No Motiv: The Story of a 15 Year Old Kid’s First Concert

The year was 1999 and being in grade 9 was introducing us to a whole new swath of feelings and experiences.  Girls, girls, girls – and it had nothing to do with the yet to be discovered Motley Crue.  I’d be lying if I told you that I’ve always had pure thoughts and going to a Christian high school was probably the only thing that kept me in check – at least for a couple years.NoMotiv

I had never learned about sexuality, my parents always pulled me out of those classes in grade school and it was laughable to think we even had them in high school.  Outside of ‘save it ‘til marriage’ our sex education was paltry and left much to the imagination, a part of the brain that, luckily, I found myself exploring more every passing day.

With a lack of outlets though, things were bleak for a love-struck, girl-crazy, shy-boy.  My first crush was Jenna but she lived an hour away and had a boyfriend, my heart was in a perpetual state of tearing in half because of this.  We’d talk often but it was never meant to be so there I sat in the corner at lunchtime listening to a cheap CD player.  My friend Steve introduced me to a bunch of punk bands that year and I dove into that world with him.  It was always a fine line trying to convince our parents the music was totally kosher and what sounded like swear words was just terrible singing.

As summer approached we caught wind of a concert being put on by our favourite band at the time – MXPX.  We would have to travel to Cincinnati, or maybe it was Toledo, to check them out on this tour though.  With no Detroit dates it looked bleak, we’d have to convince our parents to drive 3 hours each way, through a border-crossing, and let us blow ourselves up in a mosh pit while they looked on in bewilderment.

The big break came, two of our parents sacrificed 12 hours of their time and as the weeks ticked down we slept less and less in anticipation.  Finally the night before the show came, I didn’t sleep and I’m pretty sure Steve didn’t either.  We awoke the next day and I’m fairly certain we still had to sit through a grueling 6 hour school day.  As the final hour ticked down I’m sure we looked like a couple of kids on Ecstasy our grins were so broad.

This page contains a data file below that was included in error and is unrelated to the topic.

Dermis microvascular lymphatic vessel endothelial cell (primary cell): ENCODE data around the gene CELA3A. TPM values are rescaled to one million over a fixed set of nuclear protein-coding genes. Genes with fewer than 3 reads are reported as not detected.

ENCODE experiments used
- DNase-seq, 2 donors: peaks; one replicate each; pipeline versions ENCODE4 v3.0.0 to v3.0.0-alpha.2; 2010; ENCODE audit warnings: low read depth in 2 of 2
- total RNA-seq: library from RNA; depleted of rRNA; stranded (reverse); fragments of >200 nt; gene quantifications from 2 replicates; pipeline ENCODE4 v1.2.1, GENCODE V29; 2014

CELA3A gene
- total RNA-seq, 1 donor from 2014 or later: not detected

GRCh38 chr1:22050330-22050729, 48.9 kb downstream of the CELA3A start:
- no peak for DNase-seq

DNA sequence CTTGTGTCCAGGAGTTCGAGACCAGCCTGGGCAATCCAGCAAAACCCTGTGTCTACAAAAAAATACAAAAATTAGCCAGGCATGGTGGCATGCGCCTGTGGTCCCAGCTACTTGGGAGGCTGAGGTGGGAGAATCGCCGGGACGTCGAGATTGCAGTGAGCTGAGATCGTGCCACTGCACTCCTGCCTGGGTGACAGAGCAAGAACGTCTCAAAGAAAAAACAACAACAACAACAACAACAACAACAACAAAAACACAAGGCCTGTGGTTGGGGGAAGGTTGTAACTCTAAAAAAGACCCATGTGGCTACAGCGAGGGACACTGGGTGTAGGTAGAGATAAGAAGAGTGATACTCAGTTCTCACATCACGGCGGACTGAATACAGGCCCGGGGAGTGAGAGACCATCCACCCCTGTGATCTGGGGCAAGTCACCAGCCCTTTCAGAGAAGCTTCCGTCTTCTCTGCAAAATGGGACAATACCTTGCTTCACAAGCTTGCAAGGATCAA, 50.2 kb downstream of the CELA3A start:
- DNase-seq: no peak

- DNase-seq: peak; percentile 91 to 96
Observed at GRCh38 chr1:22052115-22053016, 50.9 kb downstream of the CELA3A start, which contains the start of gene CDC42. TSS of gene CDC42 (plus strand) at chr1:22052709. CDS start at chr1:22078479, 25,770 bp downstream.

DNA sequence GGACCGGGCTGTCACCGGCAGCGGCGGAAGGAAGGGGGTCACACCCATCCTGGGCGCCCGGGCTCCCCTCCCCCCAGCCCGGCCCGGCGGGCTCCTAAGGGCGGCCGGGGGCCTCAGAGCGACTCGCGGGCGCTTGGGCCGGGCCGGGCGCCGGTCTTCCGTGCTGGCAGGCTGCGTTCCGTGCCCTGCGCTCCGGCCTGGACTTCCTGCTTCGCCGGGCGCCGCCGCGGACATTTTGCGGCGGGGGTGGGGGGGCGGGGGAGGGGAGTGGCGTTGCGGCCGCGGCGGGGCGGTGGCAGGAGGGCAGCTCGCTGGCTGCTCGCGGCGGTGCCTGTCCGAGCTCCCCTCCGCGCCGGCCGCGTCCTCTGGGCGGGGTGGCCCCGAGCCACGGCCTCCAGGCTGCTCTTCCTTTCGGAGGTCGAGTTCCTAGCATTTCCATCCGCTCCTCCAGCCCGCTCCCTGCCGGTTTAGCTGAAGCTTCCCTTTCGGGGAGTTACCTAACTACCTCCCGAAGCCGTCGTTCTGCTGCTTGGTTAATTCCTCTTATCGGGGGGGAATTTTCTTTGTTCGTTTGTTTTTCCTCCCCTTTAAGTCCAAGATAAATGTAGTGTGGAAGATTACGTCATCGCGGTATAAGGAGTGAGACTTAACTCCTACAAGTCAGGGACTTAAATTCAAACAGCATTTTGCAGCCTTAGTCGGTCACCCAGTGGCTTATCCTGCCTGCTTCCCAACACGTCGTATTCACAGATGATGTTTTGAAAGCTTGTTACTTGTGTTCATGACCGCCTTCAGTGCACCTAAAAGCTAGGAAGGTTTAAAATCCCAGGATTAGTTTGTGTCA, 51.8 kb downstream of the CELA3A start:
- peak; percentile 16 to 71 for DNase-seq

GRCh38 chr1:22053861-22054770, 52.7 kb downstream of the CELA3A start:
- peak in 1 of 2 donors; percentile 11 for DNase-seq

5 seconds after the bell rang we were in a minivan and headed for the border – our first real concert.  We arrived at the venue, a small cadre of 14 and 15 year old kids that wanted to experience what we thought was punk music.  The venue was adjacent a University so the line was filled with colourful characters both intimidating and fascinating.  As we filtered past the bouncers and into the club, the smell of musty wood soaked with 1000 beers greeted our virgin nostrils and, no doubt, tingled the very workings of our hearts.

I’m going to stop talking about MXPX now because they aren’t actually the focal point of this story.  I still listen to them sometimes but this particular night wasn’t destined to be theirs.

It wasn’t like a concert today, back then there were fewer distractions and the whole crowd was buzzing with anticipation.  The opening band, 22 Jacks, was okay, good solid fun but something happened after their set.  Time slowed and the club darkened, a band I had never heard of was about to take the stage.  Maybe attraction to the unknown contributed to the immeasurable sense of power that washed over us when the second band took the stage but I think it was more the fact they were just so damned good.

From the first riff, No Motiv had the crowd stunned and enamored.  Sometimes at live concerts you’ll see a band that owns the stage so hard you forget the reason you went – this was one of those times.  I didn’t know who they were, what kind of music they played or where they came from but I knew that it was love at first listen.

Whether or not the crowd had come to the show for MXPX, they were firmly in the grasp of No Motiv at that point, everything became singular.  The whole venue was moving to the thunderous bass, volcanic drums and fat guitars deftly punctured by soaring vocals – we were trying to stay alive in our first mosh pit.  They played harder and faster than we had ever thought possible and it would become one of the defining moments of my life as a music fan – everything seemed possible after this spectacle.

The rest of the night was spent wide awake and starry-eyed while gazing into the distance, reliving the monolithic experience.

The next school day was a blur, the things I once knew seemed to matter less.  The girls I wanted to chase seemed inconsequential, if only for a short period of time.  Deconstructing the encounter afterward was difficult for a young mind to comprehend.  All the ideas that had been taught were subject to scrutiny and re-evaluation, no ideas were safe.  I would go on to chase many girls and love a few of them but after that day the biggest part of my heart belonged to another, crueler mistress.

I had pledged myself to music.

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